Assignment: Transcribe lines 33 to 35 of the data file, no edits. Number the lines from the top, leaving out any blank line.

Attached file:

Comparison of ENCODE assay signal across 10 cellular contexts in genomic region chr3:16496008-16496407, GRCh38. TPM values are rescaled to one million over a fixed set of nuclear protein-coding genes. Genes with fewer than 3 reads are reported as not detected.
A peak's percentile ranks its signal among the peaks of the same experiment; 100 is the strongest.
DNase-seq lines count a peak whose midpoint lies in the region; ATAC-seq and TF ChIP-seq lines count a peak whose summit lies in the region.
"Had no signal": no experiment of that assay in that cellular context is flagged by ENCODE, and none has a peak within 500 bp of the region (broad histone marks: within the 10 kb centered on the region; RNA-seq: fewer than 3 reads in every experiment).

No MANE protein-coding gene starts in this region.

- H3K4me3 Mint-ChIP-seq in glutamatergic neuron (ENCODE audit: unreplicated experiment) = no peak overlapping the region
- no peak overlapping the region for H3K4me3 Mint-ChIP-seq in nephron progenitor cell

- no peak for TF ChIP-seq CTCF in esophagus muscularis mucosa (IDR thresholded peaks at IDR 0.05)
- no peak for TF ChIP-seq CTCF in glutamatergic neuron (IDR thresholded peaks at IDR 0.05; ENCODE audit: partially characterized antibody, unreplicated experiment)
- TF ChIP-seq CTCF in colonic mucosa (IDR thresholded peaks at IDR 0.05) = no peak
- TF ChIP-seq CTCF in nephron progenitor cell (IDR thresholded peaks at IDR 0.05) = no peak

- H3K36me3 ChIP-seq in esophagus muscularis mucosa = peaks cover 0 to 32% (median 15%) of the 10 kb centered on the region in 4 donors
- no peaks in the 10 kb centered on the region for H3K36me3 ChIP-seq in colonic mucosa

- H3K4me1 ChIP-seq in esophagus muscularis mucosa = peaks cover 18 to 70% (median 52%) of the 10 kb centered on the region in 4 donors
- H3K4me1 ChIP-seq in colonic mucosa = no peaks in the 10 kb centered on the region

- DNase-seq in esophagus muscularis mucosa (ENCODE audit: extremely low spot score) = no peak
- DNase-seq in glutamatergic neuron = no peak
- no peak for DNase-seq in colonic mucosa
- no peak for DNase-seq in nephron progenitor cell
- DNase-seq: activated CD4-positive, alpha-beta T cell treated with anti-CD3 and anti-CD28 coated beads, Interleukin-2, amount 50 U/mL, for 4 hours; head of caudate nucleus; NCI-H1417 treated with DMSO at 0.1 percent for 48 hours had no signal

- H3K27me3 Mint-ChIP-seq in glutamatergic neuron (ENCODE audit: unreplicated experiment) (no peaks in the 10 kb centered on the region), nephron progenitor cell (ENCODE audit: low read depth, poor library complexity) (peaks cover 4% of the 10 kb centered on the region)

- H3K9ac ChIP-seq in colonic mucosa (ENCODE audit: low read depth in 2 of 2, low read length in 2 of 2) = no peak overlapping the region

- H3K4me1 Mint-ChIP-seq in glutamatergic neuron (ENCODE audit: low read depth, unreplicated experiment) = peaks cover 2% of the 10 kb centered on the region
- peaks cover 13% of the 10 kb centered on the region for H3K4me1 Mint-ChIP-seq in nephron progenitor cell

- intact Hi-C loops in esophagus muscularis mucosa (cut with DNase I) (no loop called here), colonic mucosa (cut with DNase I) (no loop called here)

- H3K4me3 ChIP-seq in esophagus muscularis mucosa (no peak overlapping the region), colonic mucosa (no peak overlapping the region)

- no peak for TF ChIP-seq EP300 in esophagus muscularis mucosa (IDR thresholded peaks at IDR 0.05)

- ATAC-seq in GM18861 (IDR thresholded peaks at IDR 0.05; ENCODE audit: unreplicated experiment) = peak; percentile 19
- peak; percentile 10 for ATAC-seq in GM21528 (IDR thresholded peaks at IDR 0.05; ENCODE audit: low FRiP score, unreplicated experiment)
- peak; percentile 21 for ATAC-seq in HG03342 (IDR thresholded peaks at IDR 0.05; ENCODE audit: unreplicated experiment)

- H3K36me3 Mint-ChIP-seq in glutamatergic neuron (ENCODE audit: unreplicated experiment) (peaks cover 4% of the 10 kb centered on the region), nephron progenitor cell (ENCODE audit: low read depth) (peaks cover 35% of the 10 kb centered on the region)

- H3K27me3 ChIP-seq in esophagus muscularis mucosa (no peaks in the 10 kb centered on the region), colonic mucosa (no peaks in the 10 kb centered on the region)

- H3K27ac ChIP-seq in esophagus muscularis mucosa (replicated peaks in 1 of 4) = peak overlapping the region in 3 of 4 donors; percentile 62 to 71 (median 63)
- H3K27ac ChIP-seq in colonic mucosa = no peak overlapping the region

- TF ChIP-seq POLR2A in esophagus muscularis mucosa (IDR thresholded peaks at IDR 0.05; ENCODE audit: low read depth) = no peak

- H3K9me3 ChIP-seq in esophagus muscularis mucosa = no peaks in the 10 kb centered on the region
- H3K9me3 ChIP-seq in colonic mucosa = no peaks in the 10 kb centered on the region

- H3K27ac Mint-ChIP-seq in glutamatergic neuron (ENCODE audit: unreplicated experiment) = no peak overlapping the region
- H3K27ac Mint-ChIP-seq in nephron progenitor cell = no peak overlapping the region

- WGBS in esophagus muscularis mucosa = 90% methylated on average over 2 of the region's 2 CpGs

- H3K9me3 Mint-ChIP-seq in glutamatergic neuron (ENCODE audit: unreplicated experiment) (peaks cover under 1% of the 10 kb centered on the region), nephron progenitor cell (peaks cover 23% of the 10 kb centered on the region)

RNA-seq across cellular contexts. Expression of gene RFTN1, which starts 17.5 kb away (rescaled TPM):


- H3K27ac ChIP-seq in esophagus muscularis mucosa (replicated peaks in 1 of 4) = peak overlapping the region in 3 of 4 donors; percentile 62 to 71 (median 63)
- H3K27ac ChIP-seq in colonic mucosa = no peak overlapping the region

- TF ChIP-seq POLR2A in esophagus muscularis mucosa (IDR thresholded peaks at IDR 0.05; ENCODE audit: low read depth) = no peak